We also buy books, of course.  Let us know if you want books in the library on a certain topic and we can make that happen, too.

  1. We are experts in educational technology integration.
There’s a teacher who often says to me, “I want this to be the product.  Can we make that happen?”  I love this because she’s using me as a resource and tapping into my interest in technology.  We see a lot of great ideas, but we are also willing to investigate new ones.

Keeping up with technology feels like running a race where the finish line keeps moving.  But we love it.  It never ceases to amaze us what teachers will come up with and we are impressed with the ways in which teachers leverage technology to create meaningful learning opportunities that could not have existed before.  Want to hear more?  Ask us!  There’s so much good out there.

  1. We are knowledgeable about current trends in education.
Cooperative learning.  Hybrid learning.  Project-based learning.  These are buzzwords.  What matters is the student and their learning.  We know that and we know that sometimes these buzzwords feel like a new spin on an old idea.  Still, there are great educators out there doing great things (including lots of them right here at Warrior Run!), and we pay attention to what they are so we can share them with you.

The uniting theme behind all of these is collaboration.  We’re really good at that.  Just ask.

Wednesday, November 2, 2016

Google Drawings in the Classroom

Google Drawing is part of the Google App Suite, so it works just like the other Google Apps.  Here is an infographic to explain the basics.

Google Drawing has many versatile uses in the classroom as well.  Here's another infographic to give you some ideas:

Mrs. Wolfe recently used Google Drawing in her social studies classroom.  Here are some of her students' examples:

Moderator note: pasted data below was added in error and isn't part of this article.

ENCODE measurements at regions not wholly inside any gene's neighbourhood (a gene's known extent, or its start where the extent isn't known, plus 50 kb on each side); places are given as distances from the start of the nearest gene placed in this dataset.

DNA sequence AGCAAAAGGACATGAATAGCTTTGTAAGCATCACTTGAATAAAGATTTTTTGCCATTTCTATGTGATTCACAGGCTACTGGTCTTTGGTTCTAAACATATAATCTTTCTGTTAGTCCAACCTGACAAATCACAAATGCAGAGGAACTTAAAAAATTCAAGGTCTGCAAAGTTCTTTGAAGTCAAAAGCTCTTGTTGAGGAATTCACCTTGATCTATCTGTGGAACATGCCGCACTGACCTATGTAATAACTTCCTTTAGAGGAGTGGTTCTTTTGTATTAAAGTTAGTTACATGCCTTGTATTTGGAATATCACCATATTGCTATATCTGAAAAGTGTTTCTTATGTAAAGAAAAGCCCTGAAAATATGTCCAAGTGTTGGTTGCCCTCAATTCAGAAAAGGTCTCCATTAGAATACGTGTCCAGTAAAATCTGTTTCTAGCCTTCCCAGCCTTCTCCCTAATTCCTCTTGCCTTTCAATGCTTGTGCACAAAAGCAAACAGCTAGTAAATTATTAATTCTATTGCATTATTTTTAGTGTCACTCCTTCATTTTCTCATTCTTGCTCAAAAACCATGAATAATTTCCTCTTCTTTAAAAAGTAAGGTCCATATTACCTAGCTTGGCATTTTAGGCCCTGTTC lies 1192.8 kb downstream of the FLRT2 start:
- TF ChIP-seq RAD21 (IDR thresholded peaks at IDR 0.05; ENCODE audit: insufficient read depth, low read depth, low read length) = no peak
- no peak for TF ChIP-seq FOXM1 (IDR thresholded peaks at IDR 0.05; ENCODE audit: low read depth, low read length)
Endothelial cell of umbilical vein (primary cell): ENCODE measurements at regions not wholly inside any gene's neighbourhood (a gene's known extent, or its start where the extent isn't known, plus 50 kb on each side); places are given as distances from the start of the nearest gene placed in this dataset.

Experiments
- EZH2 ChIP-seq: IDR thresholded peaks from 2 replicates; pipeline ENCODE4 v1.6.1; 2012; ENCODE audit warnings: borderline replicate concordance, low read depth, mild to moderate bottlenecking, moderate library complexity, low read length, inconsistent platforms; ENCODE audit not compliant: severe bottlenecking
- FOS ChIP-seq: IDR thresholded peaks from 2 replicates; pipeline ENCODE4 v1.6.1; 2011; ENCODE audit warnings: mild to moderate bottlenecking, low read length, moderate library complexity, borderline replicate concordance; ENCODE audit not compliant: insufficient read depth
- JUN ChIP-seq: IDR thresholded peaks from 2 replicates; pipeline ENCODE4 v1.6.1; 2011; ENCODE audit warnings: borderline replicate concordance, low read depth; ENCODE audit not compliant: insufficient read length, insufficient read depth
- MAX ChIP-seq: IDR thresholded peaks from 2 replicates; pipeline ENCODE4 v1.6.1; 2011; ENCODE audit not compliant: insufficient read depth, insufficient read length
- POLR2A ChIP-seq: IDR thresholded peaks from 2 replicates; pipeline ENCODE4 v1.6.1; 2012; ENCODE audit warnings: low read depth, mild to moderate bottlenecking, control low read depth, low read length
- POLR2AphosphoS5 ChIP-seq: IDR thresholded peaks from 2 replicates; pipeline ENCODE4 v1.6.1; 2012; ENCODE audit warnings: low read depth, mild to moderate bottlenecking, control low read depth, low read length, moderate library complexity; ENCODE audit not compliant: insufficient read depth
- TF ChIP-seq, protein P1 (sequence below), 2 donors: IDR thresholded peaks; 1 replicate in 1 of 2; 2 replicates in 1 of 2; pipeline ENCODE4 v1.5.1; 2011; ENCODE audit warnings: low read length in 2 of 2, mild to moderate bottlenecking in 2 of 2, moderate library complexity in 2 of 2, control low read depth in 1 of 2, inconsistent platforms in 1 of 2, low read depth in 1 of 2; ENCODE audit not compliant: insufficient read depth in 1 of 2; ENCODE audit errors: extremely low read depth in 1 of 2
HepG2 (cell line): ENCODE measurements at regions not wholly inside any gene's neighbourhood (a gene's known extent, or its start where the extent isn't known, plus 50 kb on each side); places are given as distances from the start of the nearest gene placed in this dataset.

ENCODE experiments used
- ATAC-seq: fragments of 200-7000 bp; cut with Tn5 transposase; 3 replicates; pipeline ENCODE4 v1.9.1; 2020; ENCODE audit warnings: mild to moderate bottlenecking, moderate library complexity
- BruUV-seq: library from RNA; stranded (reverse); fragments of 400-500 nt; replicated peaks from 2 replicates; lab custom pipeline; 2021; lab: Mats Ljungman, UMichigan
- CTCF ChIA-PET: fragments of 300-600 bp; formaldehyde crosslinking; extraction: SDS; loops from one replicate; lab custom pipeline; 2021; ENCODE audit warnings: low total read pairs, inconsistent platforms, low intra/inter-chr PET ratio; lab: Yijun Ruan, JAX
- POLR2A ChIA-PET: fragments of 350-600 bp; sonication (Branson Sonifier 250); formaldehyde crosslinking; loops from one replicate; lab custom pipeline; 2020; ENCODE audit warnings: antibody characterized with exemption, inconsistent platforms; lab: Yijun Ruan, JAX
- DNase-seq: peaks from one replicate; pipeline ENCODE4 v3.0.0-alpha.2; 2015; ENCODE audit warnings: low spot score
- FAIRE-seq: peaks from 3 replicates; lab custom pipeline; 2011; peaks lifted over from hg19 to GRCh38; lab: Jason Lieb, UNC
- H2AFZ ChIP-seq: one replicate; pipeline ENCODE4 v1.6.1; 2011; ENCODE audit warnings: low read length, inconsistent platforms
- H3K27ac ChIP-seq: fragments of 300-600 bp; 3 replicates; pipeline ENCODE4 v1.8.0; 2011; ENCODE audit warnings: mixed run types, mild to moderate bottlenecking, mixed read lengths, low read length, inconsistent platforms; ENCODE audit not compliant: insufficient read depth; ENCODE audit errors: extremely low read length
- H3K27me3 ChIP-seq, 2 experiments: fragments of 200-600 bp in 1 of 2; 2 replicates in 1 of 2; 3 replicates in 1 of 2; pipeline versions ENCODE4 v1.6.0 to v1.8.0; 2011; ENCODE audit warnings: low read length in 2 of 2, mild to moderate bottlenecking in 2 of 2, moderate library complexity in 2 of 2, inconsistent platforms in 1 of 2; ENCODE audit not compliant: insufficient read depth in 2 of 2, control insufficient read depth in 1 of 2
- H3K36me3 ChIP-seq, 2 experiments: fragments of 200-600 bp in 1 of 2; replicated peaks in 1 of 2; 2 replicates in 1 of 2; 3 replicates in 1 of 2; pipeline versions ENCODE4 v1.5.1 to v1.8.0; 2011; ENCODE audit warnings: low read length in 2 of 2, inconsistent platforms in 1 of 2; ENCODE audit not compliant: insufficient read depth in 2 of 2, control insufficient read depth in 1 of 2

For so many more amazing ideas, bookmark these websites:

Thursday, October 27, 2016


For a few years now, our school has had a Bring Your Own Technology (BYOT) policy, which is located in each school’s handbook.  This promotes the use of a student’s individual device for educational purposes during school hours at the discretion of each teacher in their classroom.  Many teachers are taking advantage of this opportunity to use a tool that the student already owns.  If you aren’t or you are but are not sure about the steps to be taken, here’s a refresher:

On the intranet, read your building’s student handbook with the guidelines.
Untitled drawing.jpg

Students should register their device with the district.
Untitled drawing (1).jpg

The form that they complete looks like this:

Once the students have completed this step, they are allowed to use their devices during school at the teacher’s discretion.  This can include using it for the class itself, as a supplementary material that the student is providing.  Here are some examples that teachers are already using this in the district:

Do you know of other ideas for using the BYOT agreement?  Send them my way!

Wednesday, October 19, 2016

Google Explore

“This presentation looks boring and bland.  How do I make it better?”

If this sounds familiar, Google is a step ahead of you -- they launched their updated EXPLORE feature just this month.